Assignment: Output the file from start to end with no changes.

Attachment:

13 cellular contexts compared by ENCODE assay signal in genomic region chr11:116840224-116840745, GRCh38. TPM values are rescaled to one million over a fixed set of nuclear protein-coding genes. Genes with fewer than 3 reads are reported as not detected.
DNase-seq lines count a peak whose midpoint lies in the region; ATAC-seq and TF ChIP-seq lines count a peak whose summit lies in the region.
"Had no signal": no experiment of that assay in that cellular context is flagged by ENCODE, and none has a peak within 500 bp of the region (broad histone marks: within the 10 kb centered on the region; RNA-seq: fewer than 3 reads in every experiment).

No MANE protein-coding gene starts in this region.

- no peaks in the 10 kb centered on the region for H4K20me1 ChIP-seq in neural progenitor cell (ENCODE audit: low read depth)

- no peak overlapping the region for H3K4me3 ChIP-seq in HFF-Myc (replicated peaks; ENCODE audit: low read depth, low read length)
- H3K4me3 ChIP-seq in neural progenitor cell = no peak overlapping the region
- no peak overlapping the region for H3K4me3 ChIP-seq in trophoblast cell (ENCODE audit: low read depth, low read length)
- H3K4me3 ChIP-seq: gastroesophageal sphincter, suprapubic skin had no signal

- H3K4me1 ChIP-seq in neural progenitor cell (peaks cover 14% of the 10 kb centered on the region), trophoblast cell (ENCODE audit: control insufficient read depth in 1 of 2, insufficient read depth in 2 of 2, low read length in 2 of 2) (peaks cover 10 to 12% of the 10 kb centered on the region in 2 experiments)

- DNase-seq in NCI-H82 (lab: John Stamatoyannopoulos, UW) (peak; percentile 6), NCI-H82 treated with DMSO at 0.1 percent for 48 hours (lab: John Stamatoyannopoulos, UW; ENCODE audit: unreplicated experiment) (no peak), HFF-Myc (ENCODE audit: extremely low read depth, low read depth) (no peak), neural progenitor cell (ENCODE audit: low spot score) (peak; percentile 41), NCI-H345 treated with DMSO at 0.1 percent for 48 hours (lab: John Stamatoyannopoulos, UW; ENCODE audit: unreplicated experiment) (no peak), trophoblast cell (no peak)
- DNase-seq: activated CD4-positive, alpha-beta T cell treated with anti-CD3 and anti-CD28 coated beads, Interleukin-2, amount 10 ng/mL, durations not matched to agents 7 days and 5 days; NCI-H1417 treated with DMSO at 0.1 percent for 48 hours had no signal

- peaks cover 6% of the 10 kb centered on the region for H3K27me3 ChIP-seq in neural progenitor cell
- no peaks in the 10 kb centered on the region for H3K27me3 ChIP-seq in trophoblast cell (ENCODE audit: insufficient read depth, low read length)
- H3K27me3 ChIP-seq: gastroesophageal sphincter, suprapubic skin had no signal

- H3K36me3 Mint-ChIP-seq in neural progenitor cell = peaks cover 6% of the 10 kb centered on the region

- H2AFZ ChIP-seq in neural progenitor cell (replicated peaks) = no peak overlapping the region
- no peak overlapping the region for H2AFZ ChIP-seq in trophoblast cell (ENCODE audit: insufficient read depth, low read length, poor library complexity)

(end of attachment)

13 cellular contexts compared by ENCODE assay signal in genomic region chr11:116840224-116840745, GRCh38. TPM values are rescaled to one million over a fixed set of nuclear protein-coding genes. Genes with fewer than 3 reads are reported as not detected.
DNase-seq lines count a peak whose midpoint lies in the region; ATAC-seq and TF ChIP-seq lines count a peak whose summit lies in the region.
"Had no signal": no experiment of that assay in that cellular context is flagged by ENCODE, and none has a peak within 500 bp of the region (broad histone marks: within the 10 kb centered on the region; RNA-seq: fewer than 3 reads in every experiment).

No MANE protein-coding gene starts in this region.

- no peaks in the 10 kb centered on the region for H4K20me1 ChIP-seq in neural progenitor cell (ENCODE audit: low read depth)

- no peak overlapping the region for H3K4me3 ChIP-seq in HFF-Myc (replicated peaks; ENCODE audit: low read depth, low read length)
- H3K4me3 ChIP-seq in neural progenitor cell = no peak overlapping the region
- no peak overlapping the region for H3K4me3 ChIP-seq in trophoblast cell (ENCODE audit: low read depth, low read length)
- H3K4me3 ChIP-seq: gastroesophageal sphincter, suprapubic skin had no signal

- H3K4me1 ChIP-seq in neural progenitor cell (peaks cover 14% of the 10 kb centered on the region), trophoblast cell (ENCODE audit: control insufficient read depth in 1 of 2, insufficient read depth in 2 of 2, low read length in 2 of 2) (peaks cover 10 to 12% of the 10 kb centered on the region in 2 experiments)

- DNase-seq in NCI-H82 (lab: John Stamatoyannopoulos, UW) (peak; percentile 6), NCI-H82 treated with DMSO at 0.1 percent for 48 hours (lab: John Stamatoyannopoulos, UW; ENCODE audit: unreplicated experiment) (no peak), HFF-Myc (ENCODE audit: extremely low read depth, low read depth) (no peak), neural progenitor cell (ENCODE audit: low spot score) (peak; percentile 41), NCI-H345 treated with DMSO at 0.1 percent for 48 hours (lab: John Stamatoyannopoulos, UW; ENCODE audit: unreplicated experiment) (no peak), trophoblast cell (no peak)
- DNase-seq: activated CD4-positive, alpha-beta T cell treated with anti-CD3 and anti-CD28 coated beads, Interleukin-2, amount 10 ng/mL, durations not matched to agents 7 days and 5 days; NCI-H1417 treated with DMSO at 0.1 percent for 48 hours had no signal

- peaks cover 6% of the 10 kb centered on the region for H3K27me3 ChIP-seq in neural progenitor cell
- no peaks in the 10 kb centered on the region for H3K27me3 ChIP-seq in trophoblast cell (ENCODE audit: insufficient read depth, low read length)
- H3K27me3 ChIP-seq: gastroesophageal sphincter, suprapubic skin had no signal

- H3K36me3 Mint-ChIP-seq in neural progenitor cell = peaks cover 6% of the 10 kb centered on the region

- H2AFZ ChIP-seq in neural progenitor cell (replicated peaks) = no peak overlapping the region
- no peak overlapping the region for H2AFZ ChIP-seq in trophoblast cell (ENCODE audit: insufficient read depth, low read length, poor library complexity)